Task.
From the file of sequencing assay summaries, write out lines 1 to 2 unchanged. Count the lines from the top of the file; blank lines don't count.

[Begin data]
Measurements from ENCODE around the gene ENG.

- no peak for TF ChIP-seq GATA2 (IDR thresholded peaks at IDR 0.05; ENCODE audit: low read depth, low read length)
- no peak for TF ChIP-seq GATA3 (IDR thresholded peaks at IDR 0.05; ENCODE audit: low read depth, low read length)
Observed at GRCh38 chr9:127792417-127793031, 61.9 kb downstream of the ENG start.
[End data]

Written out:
Measurements from ENCODE around the gene ENG.

- no peak for TF ChIP-seq GATA2 (IDR thresholded peaks at IDR 0.05; ENCODE audit: low read depth, low read length)